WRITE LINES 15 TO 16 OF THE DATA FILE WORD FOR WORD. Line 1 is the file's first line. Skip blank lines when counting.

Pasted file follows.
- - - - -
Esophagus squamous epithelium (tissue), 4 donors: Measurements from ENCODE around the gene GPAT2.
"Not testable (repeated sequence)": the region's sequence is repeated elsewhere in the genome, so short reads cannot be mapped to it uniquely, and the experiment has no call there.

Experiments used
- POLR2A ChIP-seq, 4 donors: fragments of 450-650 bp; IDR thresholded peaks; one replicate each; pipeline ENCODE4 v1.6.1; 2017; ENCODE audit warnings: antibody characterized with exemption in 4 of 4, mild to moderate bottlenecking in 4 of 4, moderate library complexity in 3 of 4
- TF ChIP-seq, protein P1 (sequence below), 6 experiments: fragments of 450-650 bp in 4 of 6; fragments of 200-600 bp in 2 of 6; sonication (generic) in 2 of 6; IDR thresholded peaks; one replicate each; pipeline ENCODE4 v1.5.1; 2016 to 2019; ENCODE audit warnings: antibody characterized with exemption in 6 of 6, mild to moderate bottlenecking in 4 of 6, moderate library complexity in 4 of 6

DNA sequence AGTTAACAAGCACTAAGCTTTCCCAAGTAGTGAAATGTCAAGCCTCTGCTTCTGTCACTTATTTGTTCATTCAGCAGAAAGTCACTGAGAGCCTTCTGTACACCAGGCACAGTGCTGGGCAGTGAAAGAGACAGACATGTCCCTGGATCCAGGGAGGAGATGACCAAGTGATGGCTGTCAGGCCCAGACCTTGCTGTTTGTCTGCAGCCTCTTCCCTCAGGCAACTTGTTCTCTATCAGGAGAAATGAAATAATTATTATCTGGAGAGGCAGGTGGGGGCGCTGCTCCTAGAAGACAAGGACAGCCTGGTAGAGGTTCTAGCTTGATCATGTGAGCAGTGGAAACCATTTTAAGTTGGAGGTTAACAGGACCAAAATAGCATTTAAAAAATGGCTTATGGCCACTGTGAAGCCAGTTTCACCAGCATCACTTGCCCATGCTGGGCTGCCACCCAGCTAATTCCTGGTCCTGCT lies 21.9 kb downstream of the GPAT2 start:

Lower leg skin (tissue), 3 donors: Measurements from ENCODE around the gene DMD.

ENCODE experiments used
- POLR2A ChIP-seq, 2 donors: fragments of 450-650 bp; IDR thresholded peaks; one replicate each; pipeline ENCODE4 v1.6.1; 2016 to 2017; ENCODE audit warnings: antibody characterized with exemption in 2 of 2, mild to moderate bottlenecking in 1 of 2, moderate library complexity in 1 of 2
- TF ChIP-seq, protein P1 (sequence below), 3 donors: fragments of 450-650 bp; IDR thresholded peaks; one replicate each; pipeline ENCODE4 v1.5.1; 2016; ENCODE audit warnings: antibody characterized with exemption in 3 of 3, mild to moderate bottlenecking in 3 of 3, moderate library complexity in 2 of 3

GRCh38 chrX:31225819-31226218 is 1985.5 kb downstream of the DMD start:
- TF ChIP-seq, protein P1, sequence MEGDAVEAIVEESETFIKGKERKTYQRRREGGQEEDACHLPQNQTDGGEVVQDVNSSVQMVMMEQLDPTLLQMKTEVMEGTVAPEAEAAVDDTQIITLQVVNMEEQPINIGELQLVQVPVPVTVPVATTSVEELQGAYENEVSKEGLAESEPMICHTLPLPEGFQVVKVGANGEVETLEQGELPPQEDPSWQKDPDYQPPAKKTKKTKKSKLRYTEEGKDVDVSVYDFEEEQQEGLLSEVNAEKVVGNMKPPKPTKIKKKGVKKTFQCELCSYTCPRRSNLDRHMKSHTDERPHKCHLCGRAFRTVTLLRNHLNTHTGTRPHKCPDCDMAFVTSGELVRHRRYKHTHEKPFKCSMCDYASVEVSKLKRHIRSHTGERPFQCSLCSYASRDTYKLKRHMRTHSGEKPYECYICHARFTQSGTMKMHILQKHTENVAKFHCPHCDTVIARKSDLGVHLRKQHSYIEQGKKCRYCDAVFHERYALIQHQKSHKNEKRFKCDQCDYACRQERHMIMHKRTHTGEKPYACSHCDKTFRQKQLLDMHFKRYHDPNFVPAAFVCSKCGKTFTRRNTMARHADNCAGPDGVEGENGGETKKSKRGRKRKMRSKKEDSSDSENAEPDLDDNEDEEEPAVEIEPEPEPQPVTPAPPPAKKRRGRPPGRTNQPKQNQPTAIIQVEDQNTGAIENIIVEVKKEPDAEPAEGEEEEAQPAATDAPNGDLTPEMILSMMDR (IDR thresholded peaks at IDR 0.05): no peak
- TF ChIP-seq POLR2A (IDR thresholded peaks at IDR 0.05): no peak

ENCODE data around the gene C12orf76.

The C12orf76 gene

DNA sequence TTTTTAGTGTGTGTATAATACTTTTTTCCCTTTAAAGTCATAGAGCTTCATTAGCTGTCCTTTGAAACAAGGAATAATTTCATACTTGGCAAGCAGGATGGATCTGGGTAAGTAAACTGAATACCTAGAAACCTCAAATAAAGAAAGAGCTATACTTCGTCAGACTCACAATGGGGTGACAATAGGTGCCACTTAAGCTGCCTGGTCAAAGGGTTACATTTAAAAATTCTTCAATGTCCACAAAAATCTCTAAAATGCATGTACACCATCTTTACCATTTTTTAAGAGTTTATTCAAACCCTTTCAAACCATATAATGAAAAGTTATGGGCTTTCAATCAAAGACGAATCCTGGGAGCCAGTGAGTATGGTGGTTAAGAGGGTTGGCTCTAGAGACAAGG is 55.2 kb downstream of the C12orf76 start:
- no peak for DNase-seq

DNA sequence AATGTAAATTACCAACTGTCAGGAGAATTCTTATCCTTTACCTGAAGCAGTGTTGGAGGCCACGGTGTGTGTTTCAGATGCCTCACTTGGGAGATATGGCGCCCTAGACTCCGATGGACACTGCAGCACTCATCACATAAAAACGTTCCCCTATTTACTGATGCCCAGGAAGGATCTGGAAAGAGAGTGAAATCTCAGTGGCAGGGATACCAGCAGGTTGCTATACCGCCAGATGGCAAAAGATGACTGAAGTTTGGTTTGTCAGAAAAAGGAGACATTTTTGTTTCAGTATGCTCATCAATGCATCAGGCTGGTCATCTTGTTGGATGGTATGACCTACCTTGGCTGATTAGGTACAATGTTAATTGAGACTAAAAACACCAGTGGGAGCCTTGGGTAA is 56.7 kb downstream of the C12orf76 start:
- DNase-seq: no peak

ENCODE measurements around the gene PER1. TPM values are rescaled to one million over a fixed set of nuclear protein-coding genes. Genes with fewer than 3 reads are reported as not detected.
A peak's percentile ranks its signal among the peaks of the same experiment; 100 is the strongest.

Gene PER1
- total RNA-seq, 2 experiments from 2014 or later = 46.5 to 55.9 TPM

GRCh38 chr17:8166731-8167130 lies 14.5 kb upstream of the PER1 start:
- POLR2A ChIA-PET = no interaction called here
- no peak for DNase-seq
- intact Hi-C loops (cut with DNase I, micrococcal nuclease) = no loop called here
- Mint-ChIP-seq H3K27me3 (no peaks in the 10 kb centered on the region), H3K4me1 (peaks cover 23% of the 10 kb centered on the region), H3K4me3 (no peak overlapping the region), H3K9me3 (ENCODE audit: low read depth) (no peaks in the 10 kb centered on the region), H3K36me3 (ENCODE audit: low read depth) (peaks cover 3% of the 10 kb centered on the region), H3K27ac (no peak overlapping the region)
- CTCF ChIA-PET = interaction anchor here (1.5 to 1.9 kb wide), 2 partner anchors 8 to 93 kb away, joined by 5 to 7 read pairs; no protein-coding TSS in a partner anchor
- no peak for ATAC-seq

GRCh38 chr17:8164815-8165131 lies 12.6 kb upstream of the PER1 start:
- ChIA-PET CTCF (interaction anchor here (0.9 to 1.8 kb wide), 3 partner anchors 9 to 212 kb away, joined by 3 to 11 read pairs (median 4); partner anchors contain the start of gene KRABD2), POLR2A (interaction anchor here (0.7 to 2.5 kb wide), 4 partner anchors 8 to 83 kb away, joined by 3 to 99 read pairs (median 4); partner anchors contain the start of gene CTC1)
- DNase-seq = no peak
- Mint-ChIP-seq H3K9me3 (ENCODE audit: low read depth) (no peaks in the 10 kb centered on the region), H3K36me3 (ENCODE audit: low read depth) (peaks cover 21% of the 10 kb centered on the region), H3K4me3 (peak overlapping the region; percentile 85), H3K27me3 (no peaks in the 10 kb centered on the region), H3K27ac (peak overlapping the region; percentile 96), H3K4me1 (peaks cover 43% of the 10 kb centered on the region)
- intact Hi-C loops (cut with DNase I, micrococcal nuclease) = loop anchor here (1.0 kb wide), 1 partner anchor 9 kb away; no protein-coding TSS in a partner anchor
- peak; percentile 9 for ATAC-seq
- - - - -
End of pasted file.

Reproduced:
The C12orf76 gene

DNA sequence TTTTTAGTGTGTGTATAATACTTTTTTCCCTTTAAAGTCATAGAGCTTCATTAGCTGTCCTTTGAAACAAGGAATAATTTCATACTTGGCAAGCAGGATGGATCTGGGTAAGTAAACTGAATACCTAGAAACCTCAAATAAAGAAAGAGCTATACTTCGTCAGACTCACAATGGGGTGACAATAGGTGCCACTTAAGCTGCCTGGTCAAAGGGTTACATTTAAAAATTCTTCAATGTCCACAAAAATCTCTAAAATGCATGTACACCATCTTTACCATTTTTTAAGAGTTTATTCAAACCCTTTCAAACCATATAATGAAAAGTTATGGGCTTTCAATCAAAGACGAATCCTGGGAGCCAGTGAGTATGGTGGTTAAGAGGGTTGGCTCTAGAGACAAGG is 55.2 kb downstream of the C12orf76 start: